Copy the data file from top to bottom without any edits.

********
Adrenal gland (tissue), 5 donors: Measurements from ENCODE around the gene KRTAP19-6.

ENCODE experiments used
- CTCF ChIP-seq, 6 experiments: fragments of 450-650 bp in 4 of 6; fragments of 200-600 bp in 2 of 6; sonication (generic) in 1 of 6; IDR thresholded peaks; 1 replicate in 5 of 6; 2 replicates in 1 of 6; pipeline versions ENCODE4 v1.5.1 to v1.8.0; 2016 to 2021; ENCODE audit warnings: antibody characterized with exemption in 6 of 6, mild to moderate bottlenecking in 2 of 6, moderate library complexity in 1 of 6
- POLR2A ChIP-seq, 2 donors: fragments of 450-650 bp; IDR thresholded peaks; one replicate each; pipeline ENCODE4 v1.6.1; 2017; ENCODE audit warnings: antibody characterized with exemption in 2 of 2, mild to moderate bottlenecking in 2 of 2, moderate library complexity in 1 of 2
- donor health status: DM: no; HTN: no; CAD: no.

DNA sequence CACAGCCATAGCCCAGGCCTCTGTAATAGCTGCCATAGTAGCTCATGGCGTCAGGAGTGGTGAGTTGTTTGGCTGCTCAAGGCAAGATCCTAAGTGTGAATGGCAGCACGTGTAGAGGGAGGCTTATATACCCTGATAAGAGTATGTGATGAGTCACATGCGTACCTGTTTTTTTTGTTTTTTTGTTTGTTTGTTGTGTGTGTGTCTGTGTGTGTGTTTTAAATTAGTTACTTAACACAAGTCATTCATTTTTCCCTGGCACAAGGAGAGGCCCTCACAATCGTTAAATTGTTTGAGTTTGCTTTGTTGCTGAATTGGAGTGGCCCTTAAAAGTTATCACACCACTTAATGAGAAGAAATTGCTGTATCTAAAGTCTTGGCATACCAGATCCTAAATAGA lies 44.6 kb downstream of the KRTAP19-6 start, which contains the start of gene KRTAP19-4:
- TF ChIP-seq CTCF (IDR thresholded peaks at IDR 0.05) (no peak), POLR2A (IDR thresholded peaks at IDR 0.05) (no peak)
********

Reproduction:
Adrenal gland (tissue), 5 donors: Measurements from ENCODE around the gene KRTAP19-6.

ENCODE experiments used
- CTCF ChIP-seq, 6 experiments: fragments of 450-650 bp in 4 of 6; fragments of 200-600 bp in 2 of 6; sonication (generic) in 1 of 6; IDR thresholded peaks; 1 replicate in 5 of 6; 2 replicates in 1 of 6; pipeline versions ENCODE4 v1.5.1 to v1.8.0; 2016 to 2021; ENCODE audit warnings: antibody characterized with exemption in 6 of 6, mild to moderate bottlenecking in 2 of 6, moderate library complexity in 1 of 6
- POLR2A ChIP-seq, 2 donors: fragments of 450-650 bp; IDR thresholded peaks; one replicate each; pipeline ENCODE4 v1.6.1; 2017; ENCODE audit warnings: antibody characterized with exemption in 2 of 2, mild to moderate bottlenecking in 2 of 2, moderate library complexity in 1 of 2
- donor health status: DM: no; HTN: no; CAD: no.

DNA sequence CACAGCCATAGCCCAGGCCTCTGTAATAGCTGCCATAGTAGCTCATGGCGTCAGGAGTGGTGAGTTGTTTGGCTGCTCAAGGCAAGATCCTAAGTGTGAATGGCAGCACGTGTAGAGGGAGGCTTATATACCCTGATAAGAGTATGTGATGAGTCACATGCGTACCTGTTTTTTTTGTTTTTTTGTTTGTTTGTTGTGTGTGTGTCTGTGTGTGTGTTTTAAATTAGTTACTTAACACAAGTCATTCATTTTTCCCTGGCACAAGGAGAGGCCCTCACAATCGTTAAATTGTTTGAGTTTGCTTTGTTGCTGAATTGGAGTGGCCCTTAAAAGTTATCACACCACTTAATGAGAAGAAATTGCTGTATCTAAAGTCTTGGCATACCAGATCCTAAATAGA lies 44.6 kb downstream of the KRTAP19-6 start, which contains the start of gene KRTAP19-4:
- TF ChIP-seq CTCF (IDR thresholded peaks at IDR 0.05) (no peak), POLR2A (IDR thresholded peaks at IDR 0.05) (no peak)